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Morning Sun
  • OUR VIEW: Brownback’s cuts plan either proof or coincidence

  • Last week, we wrote about the reality of cuts to federal government spending. In effect, they are real, they are necessary, and they will be coming at some point in the future.



    Little did we know it would be in the works days later, but on the state level.

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  • Last week, we wrote about the reality of cuts to federal government spending. In effect, they are real, they are necessary, and they will be coming at some point in the future.
    Little did we know it would be in the works days later, but on the state level.
    Gov. Sam Brownback has told state agency leaders to make new budget proposals that include cuts of at least 10 percent. This is to prepare, he said, for potential economic problems that could affect the state. He says these are only contingency plans, but anyone who has worked in any business knows that the word “contingency” is often dropped sooner rather than later.
    Brownback’s spokeswoman said that “there are things agencies can do to reduce costs and streamline their offices without impacting services.”
    The reality is that a 10 percent cut will have an effect on services. If any state agency has enough cushion to absorb a 10 percent cut without affecting services, we take a Missouri approach: show me.
    Several newspapers report that Brownback has also made statements that he would protect education, Medicaid, transportation funding and public safety funding. Those are important areas, but Brownback has just committed himself to protecting most of the state budget.
    Taking those out of the equation is like saying you’ll cut down 10 percent of your fast food intake, so long as it isn’t a place that serves burgers, sandwiches, Chinese food or tacos.
    At any rate, the use of taxpayer dollars is always a significant issue. So we’re glad to see at least some real effort being put into place to reduce costs, but it also comes at a strange time for the governor.
    When Brownback and his Republicans in arms in the House helped wrangle through a massive income and sales tax cut program, they promised that the revenues would come in all the same, if not better than they did before.
    Democrats and moderate Republicans said the math didn’t add up, and that devastating cuts would be coming. The Legislature’s own research division estimated the state would face a revenue shortfall of $2.5 billion by 2018 under these tax cuts, yet Brownback and his fellow Republicans decried these projections as based on faulty assumptions.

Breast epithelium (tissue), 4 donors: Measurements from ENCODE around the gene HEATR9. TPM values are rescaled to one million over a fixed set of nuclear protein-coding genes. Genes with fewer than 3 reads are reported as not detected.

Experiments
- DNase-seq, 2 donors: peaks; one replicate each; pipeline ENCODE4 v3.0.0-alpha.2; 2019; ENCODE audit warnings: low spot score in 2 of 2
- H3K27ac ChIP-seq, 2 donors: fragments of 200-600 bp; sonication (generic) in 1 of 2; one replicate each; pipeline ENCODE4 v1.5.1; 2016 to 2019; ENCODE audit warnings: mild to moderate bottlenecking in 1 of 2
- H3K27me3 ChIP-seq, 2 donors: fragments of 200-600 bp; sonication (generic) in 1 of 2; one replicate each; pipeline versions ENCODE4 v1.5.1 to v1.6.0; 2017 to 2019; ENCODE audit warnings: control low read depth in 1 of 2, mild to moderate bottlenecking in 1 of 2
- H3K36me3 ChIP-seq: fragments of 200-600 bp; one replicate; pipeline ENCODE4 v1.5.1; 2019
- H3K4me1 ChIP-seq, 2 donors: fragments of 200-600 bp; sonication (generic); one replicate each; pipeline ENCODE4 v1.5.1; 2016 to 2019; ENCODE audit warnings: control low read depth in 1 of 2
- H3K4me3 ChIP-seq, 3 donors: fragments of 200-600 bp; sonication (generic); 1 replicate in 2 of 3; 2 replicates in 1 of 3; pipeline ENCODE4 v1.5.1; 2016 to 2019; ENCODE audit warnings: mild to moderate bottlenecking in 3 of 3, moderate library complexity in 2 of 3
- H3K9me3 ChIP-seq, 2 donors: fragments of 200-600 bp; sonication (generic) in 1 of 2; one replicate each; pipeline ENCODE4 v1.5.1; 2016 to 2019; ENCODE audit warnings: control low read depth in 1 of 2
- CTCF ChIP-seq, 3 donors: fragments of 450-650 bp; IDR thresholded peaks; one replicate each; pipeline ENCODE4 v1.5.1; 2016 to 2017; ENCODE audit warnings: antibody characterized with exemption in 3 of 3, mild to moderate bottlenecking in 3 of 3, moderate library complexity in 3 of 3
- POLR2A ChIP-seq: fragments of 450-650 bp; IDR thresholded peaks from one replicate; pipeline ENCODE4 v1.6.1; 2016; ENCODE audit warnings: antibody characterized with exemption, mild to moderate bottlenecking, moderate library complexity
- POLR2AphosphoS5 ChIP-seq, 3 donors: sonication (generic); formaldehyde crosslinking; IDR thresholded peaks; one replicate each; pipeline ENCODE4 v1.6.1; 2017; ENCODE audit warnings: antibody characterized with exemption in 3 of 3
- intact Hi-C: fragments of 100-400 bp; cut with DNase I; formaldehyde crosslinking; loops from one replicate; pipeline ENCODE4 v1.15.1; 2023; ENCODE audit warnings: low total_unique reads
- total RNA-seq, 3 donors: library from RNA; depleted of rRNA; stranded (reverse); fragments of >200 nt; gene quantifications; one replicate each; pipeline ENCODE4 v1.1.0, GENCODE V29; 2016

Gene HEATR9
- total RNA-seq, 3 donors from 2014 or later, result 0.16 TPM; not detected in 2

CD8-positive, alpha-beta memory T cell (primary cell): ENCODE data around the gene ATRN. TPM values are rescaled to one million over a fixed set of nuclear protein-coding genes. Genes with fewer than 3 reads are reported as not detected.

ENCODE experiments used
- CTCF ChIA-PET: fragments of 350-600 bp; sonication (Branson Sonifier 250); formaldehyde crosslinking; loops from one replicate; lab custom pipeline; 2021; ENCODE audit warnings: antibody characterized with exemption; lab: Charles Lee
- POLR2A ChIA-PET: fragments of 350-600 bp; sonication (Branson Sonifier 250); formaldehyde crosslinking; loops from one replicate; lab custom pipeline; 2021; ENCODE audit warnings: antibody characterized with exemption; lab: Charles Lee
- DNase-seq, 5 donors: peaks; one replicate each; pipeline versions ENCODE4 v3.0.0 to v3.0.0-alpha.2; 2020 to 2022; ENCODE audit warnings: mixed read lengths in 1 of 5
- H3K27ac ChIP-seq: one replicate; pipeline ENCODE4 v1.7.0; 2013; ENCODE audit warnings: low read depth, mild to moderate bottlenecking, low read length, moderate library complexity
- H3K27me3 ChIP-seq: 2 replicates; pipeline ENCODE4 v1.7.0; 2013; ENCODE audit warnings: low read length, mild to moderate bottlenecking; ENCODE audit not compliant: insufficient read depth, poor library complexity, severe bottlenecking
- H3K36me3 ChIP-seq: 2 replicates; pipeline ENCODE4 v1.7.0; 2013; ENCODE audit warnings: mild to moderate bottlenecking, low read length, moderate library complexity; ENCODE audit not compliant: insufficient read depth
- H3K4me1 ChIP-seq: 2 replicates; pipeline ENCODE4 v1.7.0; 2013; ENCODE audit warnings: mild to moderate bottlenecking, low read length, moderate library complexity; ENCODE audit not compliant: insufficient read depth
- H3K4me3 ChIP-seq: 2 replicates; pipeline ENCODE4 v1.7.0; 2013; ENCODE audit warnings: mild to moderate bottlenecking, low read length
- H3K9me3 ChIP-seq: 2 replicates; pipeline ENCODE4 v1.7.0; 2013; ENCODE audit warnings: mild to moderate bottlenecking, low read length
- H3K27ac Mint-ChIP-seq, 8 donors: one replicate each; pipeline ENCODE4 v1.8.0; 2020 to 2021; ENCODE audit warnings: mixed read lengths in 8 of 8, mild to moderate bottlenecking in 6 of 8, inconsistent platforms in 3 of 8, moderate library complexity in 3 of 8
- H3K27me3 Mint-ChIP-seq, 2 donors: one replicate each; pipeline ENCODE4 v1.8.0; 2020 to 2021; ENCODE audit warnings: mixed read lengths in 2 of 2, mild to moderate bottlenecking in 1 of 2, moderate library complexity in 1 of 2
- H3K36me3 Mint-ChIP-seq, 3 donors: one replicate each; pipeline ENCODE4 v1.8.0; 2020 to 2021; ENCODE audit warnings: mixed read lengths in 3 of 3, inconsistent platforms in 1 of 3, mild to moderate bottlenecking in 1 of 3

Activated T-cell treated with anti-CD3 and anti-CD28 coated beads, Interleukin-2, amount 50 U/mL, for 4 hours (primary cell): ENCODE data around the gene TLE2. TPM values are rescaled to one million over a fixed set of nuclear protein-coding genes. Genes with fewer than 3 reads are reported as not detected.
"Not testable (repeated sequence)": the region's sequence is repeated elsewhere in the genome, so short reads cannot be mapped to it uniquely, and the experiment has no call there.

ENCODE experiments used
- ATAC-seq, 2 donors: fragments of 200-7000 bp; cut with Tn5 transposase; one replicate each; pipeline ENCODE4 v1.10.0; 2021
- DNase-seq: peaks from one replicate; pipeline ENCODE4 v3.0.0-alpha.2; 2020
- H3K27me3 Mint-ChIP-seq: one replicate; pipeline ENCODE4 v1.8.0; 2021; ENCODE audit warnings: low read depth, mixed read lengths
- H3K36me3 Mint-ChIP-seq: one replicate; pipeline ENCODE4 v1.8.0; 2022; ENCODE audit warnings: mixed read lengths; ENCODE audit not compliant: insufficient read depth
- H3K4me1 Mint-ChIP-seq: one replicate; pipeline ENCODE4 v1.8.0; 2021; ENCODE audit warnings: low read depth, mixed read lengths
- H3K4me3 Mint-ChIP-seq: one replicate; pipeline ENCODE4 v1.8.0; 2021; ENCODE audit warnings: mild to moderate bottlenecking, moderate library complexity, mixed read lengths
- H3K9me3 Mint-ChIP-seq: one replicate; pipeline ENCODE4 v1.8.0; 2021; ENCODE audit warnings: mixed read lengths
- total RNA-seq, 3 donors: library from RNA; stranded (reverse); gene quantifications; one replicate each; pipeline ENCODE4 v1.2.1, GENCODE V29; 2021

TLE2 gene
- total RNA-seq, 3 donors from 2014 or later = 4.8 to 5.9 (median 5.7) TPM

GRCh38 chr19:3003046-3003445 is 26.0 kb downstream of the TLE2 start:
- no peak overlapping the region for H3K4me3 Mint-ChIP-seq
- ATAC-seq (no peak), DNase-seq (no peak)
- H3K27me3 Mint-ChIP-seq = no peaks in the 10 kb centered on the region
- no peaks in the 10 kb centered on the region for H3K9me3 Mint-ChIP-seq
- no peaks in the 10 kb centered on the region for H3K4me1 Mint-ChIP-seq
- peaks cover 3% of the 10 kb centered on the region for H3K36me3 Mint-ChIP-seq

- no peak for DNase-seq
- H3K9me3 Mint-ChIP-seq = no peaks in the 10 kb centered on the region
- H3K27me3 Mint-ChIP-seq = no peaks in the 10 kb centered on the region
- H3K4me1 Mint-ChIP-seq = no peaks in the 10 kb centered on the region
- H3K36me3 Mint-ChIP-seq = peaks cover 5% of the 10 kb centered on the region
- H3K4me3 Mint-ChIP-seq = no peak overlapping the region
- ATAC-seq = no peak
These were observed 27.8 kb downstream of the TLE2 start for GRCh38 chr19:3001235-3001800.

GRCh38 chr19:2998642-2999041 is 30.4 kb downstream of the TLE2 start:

Democrats and moderate Republicans (many of whom were defeated in primary elections across the state) are now left saying “I told you so” after Brownback asked for the contingency plans for the massive cuts that they said would be coming.
    It sets up three distinct possibilities:
    1) Brownback’s tax cuts worked, and the budget cuts are in spite of the extra revenue coming in. This option seems unlikely, because a politician that wants to cut government spending when more money is available is as rare as Bigfoot.
    Page 2 of 2 - 2) Democrats and moderates are right, that the tax cuts didn’t work and government cuts will be necessary. We can’t tell about this possibility yet, because the full effect of the tax cuts have not yet taken place.
    3) The tax cuts and budget cuts have nothing to do with each other. Just the fact that the same leaders proposed both plans and only suggested cutting budgets after the tax cuts were already approved is merely coincidence.
    While Brownback’s goal of reducing spending without affecting services and without affecting most of the state’s budget is noble indeed, it has the effect of being tied, rightly or wrongly, to his other policies.
    Already some effects are taking place. Forty Kansas Department of Transportation officials in the central office were laid off recently. Whether services will be cut or affected at KDOT remains to be seen.
    Maybe the first option was right, in which case we need to make saints out of Brownback and House Republicans. Maybe the second option will be right and Brownback and his contingent deserves scorn rather than re-election. Or maybe the third is right and it merely looks bad.
    It’s too early to tell which particular option is the truth. Eventually, we’ll know who was right.
    But timing is everything, and at this point, time is not on our side.
    — for the Morning Sun
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